A mong the many leadership styles researched and written about in the milieu of articles and books every year, one that receives little attention is “high-say-low-do” leadership. While not a style that many aspire to emulate, it is nonetheless one of the most pervasive. One particularly significant example is what gets said about team development versus what gets done. Virtually every leader touts a deep belief in teams and teamwork and preaches the importance of it. The research that supports their enthusiasm is incontrovertible. Yet, most organizations do little to train their team leaders, especially first-level leaders, in how to develop and maintain high-performance teams. This high-say-low-do approach to team development results in an all too common pattern of team performance:
- Leadership launches a new team initiative with much fanfare, a carefully worded organizational announcement, and a kick-off meeting. At the meeting, leaders emphasize the importance of the initiative and pledge their allegiance to the team. High-fives all around.
- Within a month or two, as the glare of the kick-off spotlight dims and the pressures of day-to-day task work and teamwork take precedence, differences within the team arise. The most common culprits are issues with team norms like equal voice or psychological safety, or poor communications.
- As the team leader and team members haven’t been trained to anticipate or deal with the relationship issues, they are ignored or only addressed at a surface level. Team leaders report progress as “all’s good!”
- Over time, the differences devolve into dysfunction and relationships between those affected deteriorate. Team performance begins to suffer, and the team leader begins to “reset expectations” with management.
- Deterioration leads to varying degrees of disgruntled accommodation and disengagement among the team members, which results in a mediocre-at-best outcome.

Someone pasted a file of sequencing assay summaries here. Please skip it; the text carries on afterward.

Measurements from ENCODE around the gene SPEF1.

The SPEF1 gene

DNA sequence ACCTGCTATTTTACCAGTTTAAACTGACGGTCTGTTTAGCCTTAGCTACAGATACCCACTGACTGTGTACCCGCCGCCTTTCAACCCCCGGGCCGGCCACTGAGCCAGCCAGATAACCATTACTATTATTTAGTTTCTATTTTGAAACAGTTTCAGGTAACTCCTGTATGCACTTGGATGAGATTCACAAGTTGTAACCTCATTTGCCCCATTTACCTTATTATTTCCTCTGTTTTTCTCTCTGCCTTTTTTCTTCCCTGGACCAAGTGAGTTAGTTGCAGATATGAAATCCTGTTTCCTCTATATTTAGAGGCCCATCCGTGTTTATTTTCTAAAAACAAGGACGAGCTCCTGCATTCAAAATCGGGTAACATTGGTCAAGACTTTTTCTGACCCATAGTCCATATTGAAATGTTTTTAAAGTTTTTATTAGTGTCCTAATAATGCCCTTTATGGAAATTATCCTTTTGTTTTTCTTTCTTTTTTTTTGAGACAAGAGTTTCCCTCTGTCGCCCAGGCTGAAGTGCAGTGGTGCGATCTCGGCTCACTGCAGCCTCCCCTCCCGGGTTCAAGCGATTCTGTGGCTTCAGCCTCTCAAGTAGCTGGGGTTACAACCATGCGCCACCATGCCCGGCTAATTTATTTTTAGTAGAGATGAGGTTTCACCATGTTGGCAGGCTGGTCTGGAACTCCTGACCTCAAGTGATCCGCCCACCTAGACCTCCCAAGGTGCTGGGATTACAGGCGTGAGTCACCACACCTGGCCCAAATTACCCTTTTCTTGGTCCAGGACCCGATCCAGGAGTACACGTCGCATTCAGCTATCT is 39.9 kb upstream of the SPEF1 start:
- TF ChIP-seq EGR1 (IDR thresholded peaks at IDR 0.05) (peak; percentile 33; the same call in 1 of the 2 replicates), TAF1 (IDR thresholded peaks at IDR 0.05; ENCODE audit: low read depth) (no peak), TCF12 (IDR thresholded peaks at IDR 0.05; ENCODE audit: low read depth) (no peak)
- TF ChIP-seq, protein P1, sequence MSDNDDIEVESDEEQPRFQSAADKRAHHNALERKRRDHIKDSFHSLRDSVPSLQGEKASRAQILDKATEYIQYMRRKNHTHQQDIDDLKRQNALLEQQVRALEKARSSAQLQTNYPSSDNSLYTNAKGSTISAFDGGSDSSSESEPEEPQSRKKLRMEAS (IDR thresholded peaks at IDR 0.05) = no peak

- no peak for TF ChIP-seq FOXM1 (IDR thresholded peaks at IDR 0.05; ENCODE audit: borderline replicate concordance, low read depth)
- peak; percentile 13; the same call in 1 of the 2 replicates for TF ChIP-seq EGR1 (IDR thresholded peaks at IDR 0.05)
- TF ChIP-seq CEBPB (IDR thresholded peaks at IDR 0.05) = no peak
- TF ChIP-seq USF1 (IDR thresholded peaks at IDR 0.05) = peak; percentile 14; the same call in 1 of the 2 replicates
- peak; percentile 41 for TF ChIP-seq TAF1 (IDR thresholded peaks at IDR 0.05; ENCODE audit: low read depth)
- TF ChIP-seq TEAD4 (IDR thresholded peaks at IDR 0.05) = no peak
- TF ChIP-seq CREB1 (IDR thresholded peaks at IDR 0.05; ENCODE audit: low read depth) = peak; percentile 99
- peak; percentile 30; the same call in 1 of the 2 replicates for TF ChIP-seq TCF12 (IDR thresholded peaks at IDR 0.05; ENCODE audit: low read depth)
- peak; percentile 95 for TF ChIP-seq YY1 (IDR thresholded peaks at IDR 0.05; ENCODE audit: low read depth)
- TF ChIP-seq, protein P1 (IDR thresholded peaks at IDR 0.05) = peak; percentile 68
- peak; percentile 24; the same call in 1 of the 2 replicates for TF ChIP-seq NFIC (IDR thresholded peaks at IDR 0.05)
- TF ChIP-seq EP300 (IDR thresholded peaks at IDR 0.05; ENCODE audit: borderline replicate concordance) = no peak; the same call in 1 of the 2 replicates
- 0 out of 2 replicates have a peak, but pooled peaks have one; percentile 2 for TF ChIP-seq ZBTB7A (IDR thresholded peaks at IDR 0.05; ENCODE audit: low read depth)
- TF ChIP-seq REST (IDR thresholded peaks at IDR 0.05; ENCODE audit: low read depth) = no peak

- Management feigns surprise, proceeds with a round of hand-wringing and perhaps finger-pointing. There are demands for a ‘post-mortem’ – and then silence, after which they rinse and repeat.
What is somewhat mystifying about the preceding scenario is not the outcome. A team leader and team that isn’t trained to recognize the issues that lead to deterioration and disengagement on the team is unlikely to deliver expected, let alone exceptional, results. The mystery is, given the importance of team effectiveness to organizational results and individual well-being, why don’t more senior leaders give their team leaders the training and tools they need to predict performance issues and address them?
A team leader who isn’t trained to recognize the issues that lead to deterioration and disengagement on a team is unlikely to deliver expected, let alone exceptional, results.
Look at the Habits
There is no lack of advice on developing high-performance teams. A Google search of the term produces 1.3 million hits. Much of this literature reminds me of the economic theory and econometric model discussions I endured as an undergraduate before the advent of behavioral economics – it is occasionally intellectually interesting, but almost always devoid of a solid connection to the reality of what goes on in the workplace. I’ve observed three ‘real-world’ habits of mostly corporate middle managers that significantly impede the ability of their teams to predict team performance issues early enough to correct them:
- The first has its origins in a common cognitive bias. Specifically, a superiority bias that causes managers, and their subordinates, to believe that they are all experienced, accomplished team leaders with little need for training or coaching. This fosters a habit of forming teams with little thought given to important team fundamentals or relationship dynamics. It is a particularly difficult habit to change because it is often subconscious and almost always closely tied to the manager’s ego and tendency to rationalize mediocre results.